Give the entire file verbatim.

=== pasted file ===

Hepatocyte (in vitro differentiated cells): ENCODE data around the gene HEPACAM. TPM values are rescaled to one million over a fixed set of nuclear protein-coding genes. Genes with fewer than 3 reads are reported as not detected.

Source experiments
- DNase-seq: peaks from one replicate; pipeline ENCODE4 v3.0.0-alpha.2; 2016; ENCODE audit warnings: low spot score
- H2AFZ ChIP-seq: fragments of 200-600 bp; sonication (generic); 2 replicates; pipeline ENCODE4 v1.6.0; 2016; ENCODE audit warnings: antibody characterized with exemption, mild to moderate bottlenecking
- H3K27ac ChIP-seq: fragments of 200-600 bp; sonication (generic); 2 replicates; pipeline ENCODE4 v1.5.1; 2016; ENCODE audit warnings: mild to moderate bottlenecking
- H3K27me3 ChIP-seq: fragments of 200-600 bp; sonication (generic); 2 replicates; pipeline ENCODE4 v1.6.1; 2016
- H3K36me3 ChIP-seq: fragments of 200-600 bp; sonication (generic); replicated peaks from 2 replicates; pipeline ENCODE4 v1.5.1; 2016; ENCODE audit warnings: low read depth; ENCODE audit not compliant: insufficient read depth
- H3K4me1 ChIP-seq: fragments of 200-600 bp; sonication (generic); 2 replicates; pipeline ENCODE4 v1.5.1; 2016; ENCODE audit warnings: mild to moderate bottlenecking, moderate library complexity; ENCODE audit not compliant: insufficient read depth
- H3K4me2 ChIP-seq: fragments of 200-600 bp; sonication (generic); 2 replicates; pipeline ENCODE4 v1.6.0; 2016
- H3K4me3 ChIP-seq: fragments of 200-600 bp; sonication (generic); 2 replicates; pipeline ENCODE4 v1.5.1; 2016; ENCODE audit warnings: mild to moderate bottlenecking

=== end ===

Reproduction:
Hepatocyte (in vitro differentiated cells): ENCODE data around the gene HEPACAM. TPM values are rescaled to one million over a fixed set of nuclear protein-coding genes. Genes with fewer than 3 reads are reported as not detected.

Source experiments
- DNase-seq: peaks from one replicate; pipeline ENCODE4 v3.0.0-alpha.2; 2016; ENCODE audit warnings: low spot score
- H2AFZ ChIP-seq: fragments of 200-600 bp; sonication (generic); 2 replicates; pipeline ENCODE4 v1.6.0; 2016; ENCODE audit warnings: antibody characterized with exemption, mild to moderate bottlenecking
- H3K27ac ChIP-seq: fragments of 200-600 bp; sonication (generic); 2 replicates; pipeline ENCODE4 v1.5.1; 2016; ENCODE audit warnings: mild to moderate bottlenecking
- H3K27me3 ChIP-seq: fragments of 200-600 bp; sonication (generic); 2 replicates; pipeline ENCODE4 v1.6.1; 2016
- H3K36me3 ChIP-seq: fragments of 200-600 bp; sonication (generic); replicated peaks from 2 replicates; pipeline ENCODE4 v1.5.1; 2016; ENCODE audit warnings: low read depth; ENCODE audit not compliant: insufficient read depth
- H3K4me1 ChIP-seq: fragments of 200-600 bp; sonication (generic); 2 replicates; pipeline ENCODE4 v1.5.1; 2016; ENCODE audit warnings: mild to moderate bottlenecking, moderate library complexity; ENCODE audit not compliant: insufficient read depth
- H3K4me2 ChIP-seq: fragments of 200-600 bp; sonication (generic); 2 replicates; pipeline ENCODE4 v1.6.0; 2016
- H3K4me3 ChIP-seq: fragments of 200-600 bp; sonication (generic); 2 replicates; pipeline ENCODE4 v1.5.1; 2016; ENCODE audit warnings: mild to moderate bottlenecking